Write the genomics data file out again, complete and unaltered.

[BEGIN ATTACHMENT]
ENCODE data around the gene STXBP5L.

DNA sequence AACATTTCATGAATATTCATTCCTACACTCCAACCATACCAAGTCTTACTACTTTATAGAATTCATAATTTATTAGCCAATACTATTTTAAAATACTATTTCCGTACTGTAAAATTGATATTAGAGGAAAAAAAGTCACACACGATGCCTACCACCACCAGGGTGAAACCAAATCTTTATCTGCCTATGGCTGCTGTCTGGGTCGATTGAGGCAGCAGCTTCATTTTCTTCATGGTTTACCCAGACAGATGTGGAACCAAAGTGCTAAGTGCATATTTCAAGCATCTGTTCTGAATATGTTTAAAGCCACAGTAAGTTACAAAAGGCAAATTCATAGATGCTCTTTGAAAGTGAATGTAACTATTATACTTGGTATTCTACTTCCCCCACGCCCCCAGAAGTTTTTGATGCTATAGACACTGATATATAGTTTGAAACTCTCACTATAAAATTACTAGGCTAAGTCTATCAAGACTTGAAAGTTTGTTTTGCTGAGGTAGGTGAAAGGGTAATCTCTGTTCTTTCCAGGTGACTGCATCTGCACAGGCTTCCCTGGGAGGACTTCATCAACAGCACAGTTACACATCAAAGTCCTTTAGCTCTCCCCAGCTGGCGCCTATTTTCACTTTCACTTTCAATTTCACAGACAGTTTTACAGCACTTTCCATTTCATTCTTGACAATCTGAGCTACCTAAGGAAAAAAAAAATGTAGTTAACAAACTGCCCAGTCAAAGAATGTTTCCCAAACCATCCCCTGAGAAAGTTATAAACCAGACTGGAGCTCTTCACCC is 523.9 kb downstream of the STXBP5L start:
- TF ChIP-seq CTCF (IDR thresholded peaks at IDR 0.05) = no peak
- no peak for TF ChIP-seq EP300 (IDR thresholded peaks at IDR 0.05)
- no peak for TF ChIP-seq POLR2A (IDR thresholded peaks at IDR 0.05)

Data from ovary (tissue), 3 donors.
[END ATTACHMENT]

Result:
ENCODE data around the gene STXBP5L.

DNA sequence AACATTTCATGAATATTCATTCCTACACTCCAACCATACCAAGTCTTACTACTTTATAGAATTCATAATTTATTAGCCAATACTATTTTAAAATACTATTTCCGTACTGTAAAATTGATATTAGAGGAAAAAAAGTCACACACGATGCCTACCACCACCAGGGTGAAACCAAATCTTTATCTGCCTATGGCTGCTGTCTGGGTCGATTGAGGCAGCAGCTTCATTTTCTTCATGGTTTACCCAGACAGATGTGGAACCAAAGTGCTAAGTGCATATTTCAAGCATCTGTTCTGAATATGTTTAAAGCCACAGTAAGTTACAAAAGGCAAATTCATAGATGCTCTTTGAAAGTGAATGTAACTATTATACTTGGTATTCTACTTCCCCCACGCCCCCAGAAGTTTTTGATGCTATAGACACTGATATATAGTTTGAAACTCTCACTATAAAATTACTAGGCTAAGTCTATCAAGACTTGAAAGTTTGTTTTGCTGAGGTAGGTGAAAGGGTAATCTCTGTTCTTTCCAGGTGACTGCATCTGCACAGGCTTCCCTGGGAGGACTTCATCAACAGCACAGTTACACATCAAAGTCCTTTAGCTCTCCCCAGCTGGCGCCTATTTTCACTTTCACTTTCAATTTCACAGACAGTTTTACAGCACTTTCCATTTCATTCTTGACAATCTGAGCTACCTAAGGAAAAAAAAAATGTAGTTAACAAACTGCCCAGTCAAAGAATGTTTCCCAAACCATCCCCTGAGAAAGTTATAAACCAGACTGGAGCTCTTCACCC is 523.9 kb downstream of the STXBP5L start:
- TF ChIP-seq CTCF (IDR thresholded peaks at IDR 0.05) = no peak
- no peak for TF ChIP-seq EP300 (IDR thresholded peaks at IDR 0.05)
- no peak for TF ChIP-seq POLR2A (IDR thresholded peaks at IDR 0.05)

Data from ovary (tissue), 3 donors.